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    I don't really feel offended, no hards feelings.
    It is just misunderstanding, to take this graph purely as performance display, as several people before already mentioned.
    At least somtimes discussion can be productive.

  8. #33
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    Magicool has 120/140/180 rads that have the same or similar cores.

    The chart should really be labeled 'frontal area' IMO, as 'surface area' confuses the issue a bit since technically the surface area is all the heat dissipation area (i.e., all the fin surface area) added up, which obviously varies considerably with FPI and thickness.

    There's a lot more to performance than comparing either frontal area or surface area, since e.g. tighter fins require considerably more air pressure, and fan performance in general, among other things. So I'm a bit skeptical as to the absolute value of the chart; at best, it might give you a ballpark of relative performance.

    Also, re: mayhem's comment that deadzone area goes up with rad size - in absolute terms, of course, but not as a percentage. The ratio of deadzone to swept area stays the same. However, I can see it requiring a deeper shroud to fill out those deadzones with a bigger rad vs. a smaller one. So in practical use, a bigger rad is likely to have a larger effective deadzone (unless using a deeper shroud to compensate).

  9. #34
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    I concur, surface area is not a good label.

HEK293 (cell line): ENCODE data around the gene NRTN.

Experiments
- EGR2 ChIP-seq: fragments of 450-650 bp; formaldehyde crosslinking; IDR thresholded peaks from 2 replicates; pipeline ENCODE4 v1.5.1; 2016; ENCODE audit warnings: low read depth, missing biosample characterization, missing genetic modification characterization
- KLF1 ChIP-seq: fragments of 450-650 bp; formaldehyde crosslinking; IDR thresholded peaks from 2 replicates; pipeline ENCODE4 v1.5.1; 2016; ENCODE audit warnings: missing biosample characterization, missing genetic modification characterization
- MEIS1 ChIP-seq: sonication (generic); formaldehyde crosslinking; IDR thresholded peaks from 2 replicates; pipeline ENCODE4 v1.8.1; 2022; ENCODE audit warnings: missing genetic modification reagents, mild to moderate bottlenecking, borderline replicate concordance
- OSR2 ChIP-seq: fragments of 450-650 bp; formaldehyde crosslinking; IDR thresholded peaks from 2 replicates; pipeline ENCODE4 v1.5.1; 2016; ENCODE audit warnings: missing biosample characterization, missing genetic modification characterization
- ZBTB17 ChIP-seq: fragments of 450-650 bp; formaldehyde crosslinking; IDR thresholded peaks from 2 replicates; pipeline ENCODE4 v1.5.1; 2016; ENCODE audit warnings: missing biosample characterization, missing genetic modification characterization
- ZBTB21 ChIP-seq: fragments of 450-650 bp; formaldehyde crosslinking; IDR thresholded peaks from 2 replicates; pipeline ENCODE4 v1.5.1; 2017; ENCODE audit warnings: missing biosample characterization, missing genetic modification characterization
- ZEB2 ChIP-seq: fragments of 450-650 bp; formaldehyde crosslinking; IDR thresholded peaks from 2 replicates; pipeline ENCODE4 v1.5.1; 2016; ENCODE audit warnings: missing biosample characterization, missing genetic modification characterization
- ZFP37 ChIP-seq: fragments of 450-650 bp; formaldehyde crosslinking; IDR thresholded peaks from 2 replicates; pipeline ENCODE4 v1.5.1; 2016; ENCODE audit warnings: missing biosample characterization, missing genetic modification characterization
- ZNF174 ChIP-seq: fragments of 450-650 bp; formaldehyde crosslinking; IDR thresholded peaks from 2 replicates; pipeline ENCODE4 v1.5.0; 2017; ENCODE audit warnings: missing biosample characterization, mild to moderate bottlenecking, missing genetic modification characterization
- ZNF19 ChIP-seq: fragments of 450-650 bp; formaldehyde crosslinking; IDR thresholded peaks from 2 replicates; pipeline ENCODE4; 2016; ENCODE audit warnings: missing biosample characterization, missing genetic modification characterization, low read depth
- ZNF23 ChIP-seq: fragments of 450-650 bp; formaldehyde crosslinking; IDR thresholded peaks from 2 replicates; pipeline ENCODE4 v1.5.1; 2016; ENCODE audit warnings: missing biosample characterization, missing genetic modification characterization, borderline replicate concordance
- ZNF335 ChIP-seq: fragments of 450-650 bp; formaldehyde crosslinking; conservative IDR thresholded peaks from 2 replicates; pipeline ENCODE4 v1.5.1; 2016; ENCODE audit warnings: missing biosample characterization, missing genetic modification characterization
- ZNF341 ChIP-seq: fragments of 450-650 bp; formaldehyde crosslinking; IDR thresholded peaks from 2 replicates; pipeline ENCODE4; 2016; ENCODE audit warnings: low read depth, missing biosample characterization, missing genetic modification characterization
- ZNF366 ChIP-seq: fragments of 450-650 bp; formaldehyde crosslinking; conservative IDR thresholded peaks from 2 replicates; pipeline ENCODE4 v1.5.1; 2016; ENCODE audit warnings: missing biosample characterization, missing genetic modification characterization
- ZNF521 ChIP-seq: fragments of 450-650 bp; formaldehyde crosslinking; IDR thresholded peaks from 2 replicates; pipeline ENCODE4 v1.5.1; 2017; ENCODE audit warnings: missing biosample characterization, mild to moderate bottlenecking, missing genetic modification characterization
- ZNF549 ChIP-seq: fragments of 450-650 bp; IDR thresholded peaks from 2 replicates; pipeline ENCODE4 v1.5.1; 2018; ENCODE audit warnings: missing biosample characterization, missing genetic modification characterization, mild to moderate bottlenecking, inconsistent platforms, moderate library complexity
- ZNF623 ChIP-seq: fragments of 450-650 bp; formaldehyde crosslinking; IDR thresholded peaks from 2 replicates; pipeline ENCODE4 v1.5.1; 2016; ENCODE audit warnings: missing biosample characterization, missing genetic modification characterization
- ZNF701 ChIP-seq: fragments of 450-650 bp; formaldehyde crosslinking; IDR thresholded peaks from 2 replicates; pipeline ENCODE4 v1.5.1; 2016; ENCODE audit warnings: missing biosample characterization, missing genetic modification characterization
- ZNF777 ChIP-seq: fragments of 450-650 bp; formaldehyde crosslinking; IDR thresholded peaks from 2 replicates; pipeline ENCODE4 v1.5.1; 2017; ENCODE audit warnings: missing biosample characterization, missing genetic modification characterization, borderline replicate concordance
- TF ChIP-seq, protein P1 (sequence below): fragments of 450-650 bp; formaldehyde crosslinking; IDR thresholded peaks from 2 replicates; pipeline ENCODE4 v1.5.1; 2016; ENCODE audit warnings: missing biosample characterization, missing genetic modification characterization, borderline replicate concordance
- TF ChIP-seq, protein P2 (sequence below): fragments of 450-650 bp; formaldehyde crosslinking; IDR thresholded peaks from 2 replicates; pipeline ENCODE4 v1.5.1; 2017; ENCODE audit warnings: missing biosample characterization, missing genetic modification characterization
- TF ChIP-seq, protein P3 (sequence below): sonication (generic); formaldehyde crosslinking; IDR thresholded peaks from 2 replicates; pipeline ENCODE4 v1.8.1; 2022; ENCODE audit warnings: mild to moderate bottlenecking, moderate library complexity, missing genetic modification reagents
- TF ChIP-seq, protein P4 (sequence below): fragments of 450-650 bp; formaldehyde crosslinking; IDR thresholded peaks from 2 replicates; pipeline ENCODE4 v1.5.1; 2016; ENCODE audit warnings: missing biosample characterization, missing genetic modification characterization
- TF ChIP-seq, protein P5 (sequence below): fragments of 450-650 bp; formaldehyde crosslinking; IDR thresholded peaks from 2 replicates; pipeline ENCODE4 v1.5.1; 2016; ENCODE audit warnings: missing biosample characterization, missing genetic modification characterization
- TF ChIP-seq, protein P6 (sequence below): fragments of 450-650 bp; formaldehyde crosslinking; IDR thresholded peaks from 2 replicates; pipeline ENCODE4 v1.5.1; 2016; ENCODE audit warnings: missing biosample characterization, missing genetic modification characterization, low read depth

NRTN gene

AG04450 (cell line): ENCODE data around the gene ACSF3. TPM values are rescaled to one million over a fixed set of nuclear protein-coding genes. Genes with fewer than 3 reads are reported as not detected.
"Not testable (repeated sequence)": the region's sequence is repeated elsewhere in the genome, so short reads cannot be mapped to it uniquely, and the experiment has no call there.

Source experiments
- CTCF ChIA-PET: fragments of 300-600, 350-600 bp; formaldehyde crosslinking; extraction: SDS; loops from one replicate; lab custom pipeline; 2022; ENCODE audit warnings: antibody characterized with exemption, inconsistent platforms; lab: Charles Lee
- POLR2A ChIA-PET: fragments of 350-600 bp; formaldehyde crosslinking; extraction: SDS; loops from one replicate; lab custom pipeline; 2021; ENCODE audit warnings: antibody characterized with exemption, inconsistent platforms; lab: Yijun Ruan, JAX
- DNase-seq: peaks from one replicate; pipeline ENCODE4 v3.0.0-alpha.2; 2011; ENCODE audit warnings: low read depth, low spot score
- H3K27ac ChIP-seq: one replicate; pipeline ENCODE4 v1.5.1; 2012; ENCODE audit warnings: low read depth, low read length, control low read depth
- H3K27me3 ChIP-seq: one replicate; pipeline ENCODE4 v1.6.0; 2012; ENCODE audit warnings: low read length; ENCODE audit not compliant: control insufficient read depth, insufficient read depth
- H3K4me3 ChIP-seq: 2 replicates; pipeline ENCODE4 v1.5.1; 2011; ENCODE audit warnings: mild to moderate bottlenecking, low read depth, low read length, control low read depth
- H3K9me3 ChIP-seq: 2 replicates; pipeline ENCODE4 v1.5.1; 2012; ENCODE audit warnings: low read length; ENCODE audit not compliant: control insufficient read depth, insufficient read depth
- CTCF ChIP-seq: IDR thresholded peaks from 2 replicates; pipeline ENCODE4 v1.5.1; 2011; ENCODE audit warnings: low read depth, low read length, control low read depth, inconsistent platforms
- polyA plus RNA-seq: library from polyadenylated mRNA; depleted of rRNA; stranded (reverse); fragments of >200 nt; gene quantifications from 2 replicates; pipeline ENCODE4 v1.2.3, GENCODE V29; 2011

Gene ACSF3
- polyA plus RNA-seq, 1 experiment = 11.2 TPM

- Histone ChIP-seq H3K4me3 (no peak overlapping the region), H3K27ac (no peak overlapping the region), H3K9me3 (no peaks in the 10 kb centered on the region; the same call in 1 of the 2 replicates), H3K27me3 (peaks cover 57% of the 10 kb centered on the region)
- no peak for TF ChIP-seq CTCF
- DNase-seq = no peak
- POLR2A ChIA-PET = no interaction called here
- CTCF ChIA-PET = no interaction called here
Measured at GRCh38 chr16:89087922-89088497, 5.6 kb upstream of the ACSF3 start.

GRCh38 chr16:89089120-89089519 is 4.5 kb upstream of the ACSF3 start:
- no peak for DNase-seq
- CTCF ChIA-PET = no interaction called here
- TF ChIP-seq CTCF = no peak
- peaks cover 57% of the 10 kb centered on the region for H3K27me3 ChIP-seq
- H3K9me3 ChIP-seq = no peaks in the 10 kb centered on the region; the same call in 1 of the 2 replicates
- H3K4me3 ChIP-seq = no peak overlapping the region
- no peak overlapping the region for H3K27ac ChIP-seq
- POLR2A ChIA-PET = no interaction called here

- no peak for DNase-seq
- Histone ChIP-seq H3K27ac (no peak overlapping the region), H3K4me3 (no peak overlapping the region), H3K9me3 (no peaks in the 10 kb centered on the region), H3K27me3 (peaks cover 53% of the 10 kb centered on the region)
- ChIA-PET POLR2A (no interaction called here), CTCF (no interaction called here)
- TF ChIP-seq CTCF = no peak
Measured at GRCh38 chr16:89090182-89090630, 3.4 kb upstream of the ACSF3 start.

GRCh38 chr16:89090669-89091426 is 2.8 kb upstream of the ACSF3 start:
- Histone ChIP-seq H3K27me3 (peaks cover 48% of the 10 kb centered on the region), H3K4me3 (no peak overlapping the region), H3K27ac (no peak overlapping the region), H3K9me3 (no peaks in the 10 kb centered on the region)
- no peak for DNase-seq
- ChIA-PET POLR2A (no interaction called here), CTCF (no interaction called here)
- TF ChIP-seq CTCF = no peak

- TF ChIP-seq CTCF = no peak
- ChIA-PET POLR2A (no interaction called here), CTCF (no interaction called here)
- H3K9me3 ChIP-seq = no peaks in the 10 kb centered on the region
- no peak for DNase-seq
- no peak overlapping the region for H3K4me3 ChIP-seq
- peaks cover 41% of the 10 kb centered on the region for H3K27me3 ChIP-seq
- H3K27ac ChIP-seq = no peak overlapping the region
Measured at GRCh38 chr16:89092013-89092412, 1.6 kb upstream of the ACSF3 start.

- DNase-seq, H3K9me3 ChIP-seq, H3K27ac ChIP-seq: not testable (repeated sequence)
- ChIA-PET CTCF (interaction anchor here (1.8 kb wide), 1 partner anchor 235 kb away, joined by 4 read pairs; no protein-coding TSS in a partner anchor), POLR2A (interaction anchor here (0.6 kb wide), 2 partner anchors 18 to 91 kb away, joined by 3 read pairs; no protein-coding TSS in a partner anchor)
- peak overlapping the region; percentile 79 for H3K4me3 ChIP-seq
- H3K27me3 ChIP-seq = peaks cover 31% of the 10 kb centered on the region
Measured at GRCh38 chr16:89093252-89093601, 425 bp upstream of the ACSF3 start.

However, the other thing I see here is that we took a simple, low-level comparison and complicated the out of it. Are the additional items brought up valid, yes. But look at the intent of the OP... simple look at the numbers as you scale in size, considering all factors the same. Are there a couple gross errors in the wording, maybe, but it doesn't change the scale that size follows.

    Or, my little vacation has me too relaxed to go bat crazy over a chart.

    eta: One thing is for sure, I need to get use to the swear filter again.

  10. #35
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    Im using a single 140mm rad on my rig and its doing a very good job with 2 Yates 140mm @ 1000rpm but im Push/pulling with shrouds both side ....
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  11. #36
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  12. #37
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    I also completely disagree with the topic title. When I see "surface area" I think frontal area + thickness + fins (basically everything that's going to have a significant impact on dissipating heat) and this is far, far from that.
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  13. #38
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    Wouldn't that be more the radiators "volume" per se?

    Isn't Area simply LxW?

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  14. #39
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    Well, if rad is thicker or has different fpi, surface area changes (combined area where heat exchange occurs).
    But if you take same class of rads, same build techology, same fpi and same thickness (and again this is not just theory, there is plenty of such rads, and such choice is pretty common, people pick rads within same brand and type very often), only difference will be that larger rad has lower restriction, and 120mm quality fans most likely have edge over larger fans, but it is also an assumption, based on fact that other fans hasn't been tested. But as even tests linked in this thread show, there are differences between fans, but they are not that significant. Still surface area (and given that rads are same class) also frontal area is most important factor that determins performance.